Scores of stray horses put down
Scores of stray horses recovered from housing estates in Galway city this year have been put down.
Nine horses seized in the latest overnight operation bring to 67 the number impounded since the start of the year.
Galway City Council said most owners do not reclaim the animals and they have to be put down, usually after a short time at a pound.
The horses which are left to graze on common green areas were seized after complaints about them being a danger to the public, and children in particular.
Owners have to pay a 500 euro impounding fee, a 250 euro fine and an extra 25 euro for every day the animal is kept at the pound if they want it returned.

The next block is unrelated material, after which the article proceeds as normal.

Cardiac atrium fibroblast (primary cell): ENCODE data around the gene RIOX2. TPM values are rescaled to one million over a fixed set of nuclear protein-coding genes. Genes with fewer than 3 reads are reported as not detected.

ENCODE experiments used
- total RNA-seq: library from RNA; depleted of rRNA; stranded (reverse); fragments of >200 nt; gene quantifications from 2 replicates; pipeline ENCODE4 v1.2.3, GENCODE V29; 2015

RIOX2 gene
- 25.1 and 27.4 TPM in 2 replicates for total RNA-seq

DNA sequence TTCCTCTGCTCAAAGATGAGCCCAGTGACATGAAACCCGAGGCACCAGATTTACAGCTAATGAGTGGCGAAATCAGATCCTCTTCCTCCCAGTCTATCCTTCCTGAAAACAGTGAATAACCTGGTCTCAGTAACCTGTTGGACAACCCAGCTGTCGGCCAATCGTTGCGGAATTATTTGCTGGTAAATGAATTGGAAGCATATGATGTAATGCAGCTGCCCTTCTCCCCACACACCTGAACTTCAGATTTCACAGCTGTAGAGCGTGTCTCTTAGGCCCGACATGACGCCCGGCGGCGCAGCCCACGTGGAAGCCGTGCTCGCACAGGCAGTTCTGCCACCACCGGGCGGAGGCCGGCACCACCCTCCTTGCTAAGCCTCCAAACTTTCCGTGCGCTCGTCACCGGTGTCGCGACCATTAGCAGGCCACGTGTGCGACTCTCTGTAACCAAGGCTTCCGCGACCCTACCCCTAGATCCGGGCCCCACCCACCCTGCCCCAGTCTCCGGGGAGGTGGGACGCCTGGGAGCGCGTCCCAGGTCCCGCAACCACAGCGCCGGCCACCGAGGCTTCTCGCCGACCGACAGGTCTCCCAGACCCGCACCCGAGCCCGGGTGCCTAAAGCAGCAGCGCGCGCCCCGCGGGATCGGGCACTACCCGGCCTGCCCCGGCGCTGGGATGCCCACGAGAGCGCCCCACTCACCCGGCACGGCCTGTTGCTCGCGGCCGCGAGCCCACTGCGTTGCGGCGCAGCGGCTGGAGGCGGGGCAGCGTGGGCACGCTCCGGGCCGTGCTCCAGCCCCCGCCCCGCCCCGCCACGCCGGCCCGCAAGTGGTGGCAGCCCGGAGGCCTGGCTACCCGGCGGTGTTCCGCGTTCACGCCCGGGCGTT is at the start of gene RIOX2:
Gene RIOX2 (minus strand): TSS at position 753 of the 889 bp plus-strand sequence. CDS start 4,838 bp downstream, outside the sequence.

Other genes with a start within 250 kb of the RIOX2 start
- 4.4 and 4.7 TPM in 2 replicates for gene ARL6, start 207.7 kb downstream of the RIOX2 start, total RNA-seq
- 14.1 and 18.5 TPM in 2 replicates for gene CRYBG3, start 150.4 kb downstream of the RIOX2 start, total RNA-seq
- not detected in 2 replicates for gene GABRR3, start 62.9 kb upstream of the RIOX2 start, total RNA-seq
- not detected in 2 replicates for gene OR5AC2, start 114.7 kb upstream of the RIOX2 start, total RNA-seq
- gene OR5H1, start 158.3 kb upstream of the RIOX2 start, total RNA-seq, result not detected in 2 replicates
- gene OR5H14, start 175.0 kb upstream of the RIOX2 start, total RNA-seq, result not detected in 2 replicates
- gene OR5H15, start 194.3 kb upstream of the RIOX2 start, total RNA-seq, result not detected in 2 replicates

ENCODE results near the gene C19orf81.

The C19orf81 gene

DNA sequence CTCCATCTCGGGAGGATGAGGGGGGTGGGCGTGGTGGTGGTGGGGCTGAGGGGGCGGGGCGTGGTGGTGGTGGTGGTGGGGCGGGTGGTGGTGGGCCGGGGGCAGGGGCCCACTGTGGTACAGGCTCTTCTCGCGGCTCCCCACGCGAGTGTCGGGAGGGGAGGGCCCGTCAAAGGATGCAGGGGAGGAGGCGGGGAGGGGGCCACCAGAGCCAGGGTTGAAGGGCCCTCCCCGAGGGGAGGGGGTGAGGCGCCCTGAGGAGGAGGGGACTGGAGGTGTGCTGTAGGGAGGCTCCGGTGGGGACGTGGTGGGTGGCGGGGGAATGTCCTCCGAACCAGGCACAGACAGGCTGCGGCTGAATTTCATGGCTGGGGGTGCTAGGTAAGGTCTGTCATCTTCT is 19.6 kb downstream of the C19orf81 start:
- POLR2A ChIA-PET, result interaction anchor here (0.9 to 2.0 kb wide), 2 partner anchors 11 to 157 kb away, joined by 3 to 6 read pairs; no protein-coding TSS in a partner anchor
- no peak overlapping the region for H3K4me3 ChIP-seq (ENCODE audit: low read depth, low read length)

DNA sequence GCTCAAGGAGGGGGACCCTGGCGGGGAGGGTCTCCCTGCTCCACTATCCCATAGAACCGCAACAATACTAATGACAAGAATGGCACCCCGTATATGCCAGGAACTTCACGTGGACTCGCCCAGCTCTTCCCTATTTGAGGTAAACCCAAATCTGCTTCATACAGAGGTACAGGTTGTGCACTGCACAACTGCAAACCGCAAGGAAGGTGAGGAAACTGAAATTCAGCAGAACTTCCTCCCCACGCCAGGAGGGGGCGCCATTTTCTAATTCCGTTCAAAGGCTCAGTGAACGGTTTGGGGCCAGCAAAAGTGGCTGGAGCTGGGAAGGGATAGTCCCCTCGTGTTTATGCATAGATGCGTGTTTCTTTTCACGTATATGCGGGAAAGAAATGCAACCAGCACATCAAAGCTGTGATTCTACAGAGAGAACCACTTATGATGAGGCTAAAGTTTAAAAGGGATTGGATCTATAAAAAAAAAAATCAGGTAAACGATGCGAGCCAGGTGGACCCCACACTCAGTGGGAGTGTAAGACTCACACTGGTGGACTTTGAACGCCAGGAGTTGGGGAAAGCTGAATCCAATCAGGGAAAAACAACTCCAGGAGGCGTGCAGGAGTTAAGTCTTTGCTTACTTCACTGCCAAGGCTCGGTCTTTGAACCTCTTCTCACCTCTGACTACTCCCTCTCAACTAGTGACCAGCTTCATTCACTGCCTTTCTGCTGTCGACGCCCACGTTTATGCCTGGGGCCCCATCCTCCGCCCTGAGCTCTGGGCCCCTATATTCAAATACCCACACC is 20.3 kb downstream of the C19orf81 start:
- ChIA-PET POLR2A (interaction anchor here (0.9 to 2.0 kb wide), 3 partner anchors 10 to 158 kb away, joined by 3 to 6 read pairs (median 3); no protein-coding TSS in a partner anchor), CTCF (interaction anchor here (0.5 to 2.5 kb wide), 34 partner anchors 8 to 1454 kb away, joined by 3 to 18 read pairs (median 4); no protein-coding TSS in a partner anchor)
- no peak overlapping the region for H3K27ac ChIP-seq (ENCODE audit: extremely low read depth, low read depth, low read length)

A Galway City Council spokesman said most do not bother because it is a lot cheaper to simply buy another horse. Last year, 62 horses were seized in the city with only four being reclaimed. The remainder were put down.
The latest round-up of animals between 3am and 8am this morning targeted public spaces in the Westside, Headford Road and Ballybane areas of the city.
"We are very happy to have undertaken this operation which takes these horses off public lands," said the council's acting director for housing and environment Frances Mullarkey.
"This will allow residents and their families to enjoy these green areas as part of their local amenity without the danger of stray horses."
She added: "These operations will continue as necessary into the future."